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Hebrew-English cognates (translations similar in meaning and form) and noncognates (translations similar in meaning only) were examined in masked translation priming. Enhanced priming for cognates was found with L1 (dominant language) primes, but unlike previous results, it was not found with L2 (nondominant language) primes. Priming was also obtained for(More)
All Hebrew words are composed of 2 interwoven morphemes: a triconsonantal root and a phonological word pattern. the lexical representations of these morphemic units were examined using masked priming. When primes and targets shared an identical word pattern, neither lexical decision nor naming of targets was facilitated. In contrast root primes facilitated(More)
We investigated the psychological reality of the concept of orthographical depth and its influence on visual word recognition by examining naming performance in Hebrew, English, and Serbo-Croatian. We ran three sets of experiments in which we used native speakers and identical experimental methods in each language. Experiment 1 revealed that the lexical(More)
Most Hebrew words are composed of 2 intertwined morphemes: a triconsonantal root and a phonological word pattern. Previous research with conjugated verb forms has shown consistent priming from the verbal patterns, suggesting that verbal forms are automatically parsed by native speakers into their morphemic constituents. The authors investigated the(More)
A strong phonological theory of reading is proposed and discussed. The first claim of this article is that current debates on word recognition are often based on different axioms regarding the cognitive structures of the mental lexicon rather than conflicting empirical evidence. These axioms lead to different interpretations of the same data. It is argued(More)
Previous experiments based on a masked-priming paradigm revealed robust morphological priming effects induced by two derivational morphemes in Hebrew: the root and the verbal pattern. However, considering the special characteristics of the masked-priming paradigm, the possible contributions of phonological and/or semantic factors to these morphological(More)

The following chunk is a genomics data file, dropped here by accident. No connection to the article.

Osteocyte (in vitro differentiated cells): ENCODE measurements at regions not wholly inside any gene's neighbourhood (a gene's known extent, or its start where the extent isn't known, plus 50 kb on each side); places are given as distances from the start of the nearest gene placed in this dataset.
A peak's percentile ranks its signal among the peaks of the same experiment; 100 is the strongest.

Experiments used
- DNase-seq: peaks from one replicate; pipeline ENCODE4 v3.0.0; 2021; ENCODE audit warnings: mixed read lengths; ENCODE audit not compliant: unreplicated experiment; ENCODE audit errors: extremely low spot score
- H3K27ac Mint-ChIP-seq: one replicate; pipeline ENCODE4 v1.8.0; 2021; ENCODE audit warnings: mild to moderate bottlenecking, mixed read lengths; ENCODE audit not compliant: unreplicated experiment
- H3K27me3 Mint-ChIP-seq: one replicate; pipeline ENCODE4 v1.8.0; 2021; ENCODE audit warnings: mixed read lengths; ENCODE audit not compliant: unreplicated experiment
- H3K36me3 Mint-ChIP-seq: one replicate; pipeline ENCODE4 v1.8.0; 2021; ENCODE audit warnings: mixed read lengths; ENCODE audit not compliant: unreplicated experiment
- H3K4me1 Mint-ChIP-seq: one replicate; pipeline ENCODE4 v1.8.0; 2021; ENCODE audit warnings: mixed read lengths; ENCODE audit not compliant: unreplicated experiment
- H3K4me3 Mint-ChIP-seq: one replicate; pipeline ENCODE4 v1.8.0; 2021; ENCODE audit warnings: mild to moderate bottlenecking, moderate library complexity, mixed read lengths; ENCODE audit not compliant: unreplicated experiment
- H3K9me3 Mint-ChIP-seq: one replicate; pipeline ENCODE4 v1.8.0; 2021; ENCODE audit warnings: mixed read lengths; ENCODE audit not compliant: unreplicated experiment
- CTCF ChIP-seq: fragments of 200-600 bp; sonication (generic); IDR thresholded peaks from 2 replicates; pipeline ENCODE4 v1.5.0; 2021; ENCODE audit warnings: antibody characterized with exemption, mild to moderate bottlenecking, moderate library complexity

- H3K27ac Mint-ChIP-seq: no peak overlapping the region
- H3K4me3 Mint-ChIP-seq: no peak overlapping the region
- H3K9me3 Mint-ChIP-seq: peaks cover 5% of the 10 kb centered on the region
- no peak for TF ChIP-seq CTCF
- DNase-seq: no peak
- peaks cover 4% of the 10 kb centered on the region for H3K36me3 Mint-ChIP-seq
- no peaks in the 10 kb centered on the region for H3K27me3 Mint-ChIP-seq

The traditional consistency/regularity effect consists of the finding that inconsistency in the spelling-to-sound mapping hurts word perception and reading aloud. Such inconsistency arises when a subword spelling can be pronounced in multiple ways (e.g.,-ough can be pronounced as in cough, dough, through, bough, tough; see Ziegler, Stone, & Jacobs, 1997).(More)
  • Ram Frost
  • 2012
In the last decade, reading research has seen a paradigmatic shift. A new wave of computational models of orthographic processing that offer various forms of noisy position or context-sensitive coding have revolutionized the field of visual word recognition. The influx of such models stems mainly from consistent findings, coming mostly from European(More)
  • R Frost
  • 1995
The role of assembled versus addressed phonology in reading was investigated by examining the size of the minimal phonological unit that is recovered in the reading process. Readers named words in unpointed Hebrew that had many or few missing vowels in their printed forms. Naming latencies were monotonically related to the number of missing vowels. Missing(More)
Recent studies suggest that basic effects which are markers of visual word recognition in Indo-European languages cannot be obtained in Hebrew or in Arabic. Although Hebrew has an alphabetic writing system, just like English, French, or Spanish, a series of studies consistently suggested that simple form-orthographic priming, or letter-transposition priming(More)